7 Questions Leaders Should Ask Themselves
About John Mattone
John Mattone is widely acknowledged as one the world’s leading authorities on leadership, talent and culture. He advises Fortune 1000 CEO’s and senior leadership teams on how to create and sustain a leadership and talent culture that drives superior operating results.
Generally, leaders are supposed to be the ones who know the answers. But we all know that leadership involves as many questions as answers.
Knowing which questions to ask when can improve our leadership qualities. Good questions are ones that help provide direction, increase knowledge, promote engagement, and help with decision-making. Here are seven questions that leaders need to regularly ask themselves and answer with total honesty.
1. What’s the best thing I could do in the next 10 minutes?
Time management and prioritization are two important leadership qualities. This question gets at both these issues. Perhaps the thing you need to do most is “eat the frog” by doing something you dislike so you can have it off your plate. Or perhaps you need to make a list of things you need to do so you can put them in priority order. Either way, you’re preparing yourself for effective action.
2. How can I bring clarity to this situation?
When teams struggle (or even if they’re just having an “off” day), it can help to reframe the vision for what needs to get done. Adding clarity when people are struggling forces you to take stock, defining immediate goals and timeframes, and ensure people have the resources they need. Sometimes turning a difficult day for your team around can be done by bringing clarity to the situation.
3. What would a great leader do in this situation?
If you have a “hero” leader that you have always looked up to, why not ask yourself what they would do in your situation? Not only can this give you courage and inspiration, it can put your situation into perspective. For example, asking how Augustus would handle the changeover to new accounting software can remind you that you’re not conquering Egypt and Dalmatia, but handling something that every business must cope with.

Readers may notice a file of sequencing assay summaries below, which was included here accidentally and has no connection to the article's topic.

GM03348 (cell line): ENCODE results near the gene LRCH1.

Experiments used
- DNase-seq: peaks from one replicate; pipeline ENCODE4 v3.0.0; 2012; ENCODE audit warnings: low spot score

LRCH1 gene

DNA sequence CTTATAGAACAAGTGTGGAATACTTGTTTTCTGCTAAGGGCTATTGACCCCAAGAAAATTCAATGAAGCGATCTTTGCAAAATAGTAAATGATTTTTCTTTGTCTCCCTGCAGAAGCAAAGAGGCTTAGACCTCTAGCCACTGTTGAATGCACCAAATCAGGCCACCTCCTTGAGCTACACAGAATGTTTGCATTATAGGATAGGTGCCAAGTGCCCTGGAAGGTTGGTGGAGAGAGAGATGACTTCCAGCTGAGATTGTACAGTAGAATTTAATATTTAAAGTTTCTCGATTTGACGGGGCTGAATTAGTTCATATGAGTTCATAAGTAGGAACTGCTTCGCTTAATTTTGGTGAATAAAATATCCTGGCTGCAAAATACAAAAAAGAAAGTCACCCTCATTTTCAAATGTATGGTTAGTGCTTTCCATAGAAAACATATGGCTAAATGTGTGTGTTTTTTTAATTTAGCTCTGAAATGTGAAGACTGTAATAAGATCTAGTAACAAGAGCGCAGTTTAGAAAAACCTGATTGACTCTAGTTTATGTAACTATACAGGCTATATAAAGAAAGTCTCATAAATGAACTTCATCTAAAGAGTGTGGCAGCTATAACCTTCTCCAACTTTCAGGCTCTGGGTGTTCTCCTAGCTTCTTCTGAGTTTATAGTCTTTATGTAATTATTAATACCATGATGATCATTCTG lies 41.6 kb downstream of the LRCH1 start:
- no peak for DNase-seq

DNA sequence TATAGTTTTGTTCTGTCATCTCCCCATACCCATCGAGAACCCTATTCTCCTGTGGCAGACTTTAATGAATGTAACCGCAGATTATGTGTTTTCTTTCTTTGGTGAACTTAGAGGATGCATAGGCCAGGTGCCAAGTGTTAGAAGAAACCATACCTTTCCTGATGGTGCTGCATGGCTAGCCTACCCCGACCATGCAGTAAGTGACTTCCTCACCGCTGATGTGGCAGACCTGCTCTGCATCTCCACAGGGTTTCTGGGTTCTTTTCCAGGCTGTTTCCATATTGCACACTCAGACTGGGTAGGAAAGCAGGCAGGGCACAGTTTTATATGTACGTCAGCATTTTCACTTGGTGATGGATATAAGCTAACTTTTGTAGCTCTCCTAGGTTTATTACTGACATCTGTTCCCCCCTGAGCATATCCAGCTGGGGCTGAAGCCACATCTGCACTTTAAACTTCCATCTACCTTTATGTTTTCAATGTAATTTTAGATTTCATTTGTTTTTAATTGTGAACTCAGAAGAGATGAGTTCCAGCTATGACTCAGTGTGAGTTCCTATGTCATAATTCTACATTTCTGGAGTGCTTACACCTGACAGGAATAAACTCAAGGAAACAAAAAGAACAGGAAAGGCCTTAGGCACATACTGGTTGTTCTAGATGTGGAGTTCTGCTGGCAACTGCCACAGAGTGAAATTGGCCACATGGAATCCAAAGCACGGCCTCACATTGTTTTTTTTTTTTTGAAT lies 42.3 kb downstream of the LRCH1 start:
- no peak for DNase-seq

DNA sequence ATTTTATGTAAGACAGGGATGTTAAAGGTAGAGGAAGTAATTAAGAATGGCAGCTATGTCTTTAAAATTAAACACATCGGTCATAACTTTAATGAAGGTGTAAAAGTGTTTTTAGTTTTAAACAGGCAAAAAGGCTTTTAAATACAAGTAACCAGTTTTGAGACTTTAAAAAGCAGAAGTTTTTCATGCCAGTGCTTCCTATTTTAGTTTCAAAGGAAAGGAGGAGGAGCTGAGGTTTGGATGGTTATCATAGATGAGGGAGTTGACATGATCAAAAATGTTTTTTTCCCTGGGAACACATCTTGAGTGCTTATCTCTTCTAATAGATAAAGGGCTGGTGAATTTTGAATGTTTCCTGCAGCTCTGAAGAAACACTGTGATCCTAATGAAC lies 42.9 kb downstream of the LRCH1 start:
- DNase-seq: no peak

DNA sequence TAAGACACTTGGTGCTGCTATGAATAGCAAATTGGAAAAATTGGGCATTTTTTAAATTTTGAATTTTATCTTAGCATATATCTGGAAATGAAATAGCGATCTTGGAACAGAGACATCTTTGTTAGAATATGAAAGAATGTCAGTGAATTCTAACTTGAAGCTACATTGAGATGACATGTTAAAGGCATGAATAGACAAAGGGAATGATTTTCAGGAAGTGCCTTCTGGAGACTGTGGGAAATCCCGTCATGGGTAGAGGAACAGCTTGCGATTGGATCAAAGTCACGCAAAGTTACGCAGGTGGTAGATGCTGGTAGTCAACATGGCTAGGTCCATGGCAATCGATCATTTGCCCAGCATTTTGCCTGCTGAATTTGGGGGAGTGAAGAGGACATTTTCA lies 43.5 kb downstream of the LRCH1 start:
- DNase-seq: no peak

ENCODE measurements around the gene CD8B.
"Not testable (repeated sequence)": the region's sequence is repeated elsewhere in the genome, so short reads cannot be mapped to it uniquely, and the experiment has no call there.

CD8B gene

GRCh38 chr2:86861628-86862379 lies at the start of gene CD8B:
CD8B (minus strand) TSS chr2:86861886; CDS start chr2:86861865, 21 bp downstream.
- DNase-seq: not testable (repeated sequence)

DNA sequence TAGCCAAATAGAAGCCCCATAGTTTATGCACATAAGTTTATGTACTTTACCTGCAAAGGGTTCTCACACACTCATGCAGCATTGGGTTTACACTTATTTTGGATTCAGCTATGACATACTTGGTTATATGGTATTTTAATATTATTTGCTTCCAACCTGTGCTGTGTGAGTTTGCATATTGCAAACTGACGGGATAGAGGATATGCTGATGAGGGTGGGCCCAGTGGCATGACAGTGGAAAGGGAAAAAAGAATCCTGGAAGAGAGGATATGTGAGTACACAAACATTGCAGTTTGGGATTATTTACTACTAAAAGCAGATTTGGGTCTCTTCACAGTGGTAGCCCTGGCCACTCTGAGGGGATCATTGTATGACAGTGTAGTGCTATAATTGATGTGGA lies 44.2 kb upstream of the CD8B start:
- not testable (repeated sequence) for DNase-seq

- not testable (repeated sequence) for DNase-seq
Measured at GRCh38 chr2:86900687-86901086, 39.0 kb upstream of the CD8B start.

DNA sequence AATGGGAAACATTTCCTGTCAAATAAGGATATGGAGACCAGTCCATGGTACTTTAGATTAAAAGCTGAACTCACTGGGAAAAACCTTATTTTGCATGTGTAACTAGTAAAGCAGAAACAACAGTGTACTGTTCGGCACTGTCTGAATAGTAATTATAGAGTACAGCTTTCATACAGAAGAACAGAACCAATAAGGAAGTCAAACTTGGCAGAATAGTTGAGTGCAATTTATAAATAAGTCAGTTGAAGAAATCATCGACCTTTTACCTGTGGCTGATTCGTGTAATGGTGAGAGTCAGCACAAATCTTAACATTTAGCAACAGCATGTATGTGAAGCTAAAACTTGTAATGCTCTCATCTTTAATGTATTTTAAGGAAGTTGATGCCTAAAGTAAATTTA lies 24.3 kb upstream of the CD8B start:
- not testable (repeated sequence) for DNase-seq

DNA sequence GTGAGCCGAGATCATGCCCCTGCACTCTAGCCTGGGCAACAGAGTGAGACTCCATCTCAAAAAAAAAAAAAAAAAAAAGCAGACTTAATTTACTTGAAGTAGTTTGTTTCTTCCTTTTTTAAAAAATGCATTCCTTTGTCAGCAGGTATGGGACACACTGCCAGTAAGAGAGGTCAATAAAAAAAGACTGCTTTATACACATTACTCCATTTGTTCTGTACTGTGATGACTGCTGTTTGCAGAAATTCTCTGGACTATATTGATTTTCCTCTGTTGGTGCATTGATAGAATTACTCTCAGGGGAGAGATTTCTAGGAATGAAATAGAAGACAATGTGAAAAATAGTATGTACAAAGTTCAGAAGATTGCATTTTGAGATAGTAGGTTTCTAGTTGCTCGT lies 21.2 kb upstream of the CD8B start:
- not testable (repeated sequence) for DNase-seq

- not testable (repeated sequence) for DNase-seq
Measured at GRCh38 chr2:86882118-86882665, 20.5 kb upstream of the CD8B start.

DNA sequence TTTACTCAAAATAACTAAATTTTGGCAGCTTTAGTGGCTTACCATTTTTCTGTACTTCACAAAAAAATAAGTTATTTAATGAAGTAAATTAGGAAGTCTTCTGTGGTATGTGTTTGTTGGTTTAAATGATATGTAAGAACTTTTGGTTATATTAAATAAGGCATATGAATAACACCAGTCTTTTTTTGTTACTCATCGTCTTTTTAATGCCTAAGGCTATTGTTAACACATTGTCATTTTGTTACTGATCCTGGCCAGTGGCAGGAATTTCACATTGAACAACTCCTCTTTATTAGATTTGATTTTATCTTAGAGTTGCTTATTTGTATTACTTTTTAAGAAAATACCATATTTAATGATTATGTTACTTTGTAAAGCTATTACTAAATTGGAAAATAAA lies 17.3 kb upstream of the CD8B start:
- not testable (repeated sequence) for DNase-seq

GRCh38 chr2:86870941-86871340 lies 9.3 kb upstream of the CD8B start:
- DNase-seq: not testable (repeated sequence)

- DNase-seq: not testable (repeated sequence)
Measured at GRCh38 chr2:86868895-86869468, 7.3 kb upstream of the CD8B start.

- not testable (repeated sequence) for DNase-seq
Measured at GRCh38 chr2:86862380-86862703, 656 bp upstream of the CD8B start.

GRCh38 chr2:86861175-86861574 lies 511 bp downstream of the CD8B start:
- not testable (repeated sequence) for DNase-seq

4. How did I enable or hold back my team today?
While there is little to be gained from replaying conversations repeatedly in your mind, there is much to be gained from reviewing the day and being honest about ways you could have done more to facilitate your team’s performance. Or maybe you said something that had unintended negative consequences. Unpacking that and understanding why it happened can help you avoid similar blunders in the future.
5. Who is challenging my way of thinking?
It’s not healthy to be surrounded by “yes-men.” In fact, the best leaders surround themselves with people who aren’t afraid to challenge them. You don’t want to create a corporate culture where people are afraid of challenging their leaders when they feel strongly about something. Who are these people? Are they getting under our skin, and if so, why? What might be gained from trying to see things from their perspective?
6. Who haven’t I met with recently?
If your team is carrying on effectively, it’s easy to assume that someone you haven’t talked to in a while is simply working well on their own. That may be the case. Then again, if you haven’t had face time with someone for a while, it’s a good idea to reach out. Just as the geraniums in your planters may appear to be thriving while actually being choked out by an invasive vine, the dependable team member may be dealing with something where you could help. And you won’t know unless you ask.
7. What do I need to work on?
It’s nice being comfortable as a leader. But comfort may indicate that we need to stretch a little. We need to regularly remind ourselves of new opportunities, new responsibilities, or simply of skills we need to work on. There’s truth in the old joke that says, “If you’re resting on your laurels, you’re wearing them in the wrong place.” The world is changing, and the methods and skills that got you to where you are won’t necessarily equip you for future success. Make continual learning one of your top goals.
To Learn more about John contact [email protected]
Derek Sweeney is the Director of Speaker Ideas at The Sweeney Agency. www.thesweeneyagency.com. For 15 years Derek has been helping clients find the right Speakers for their events. Derek can be reached at 1-866-727-7555or [email protected]eyagency.com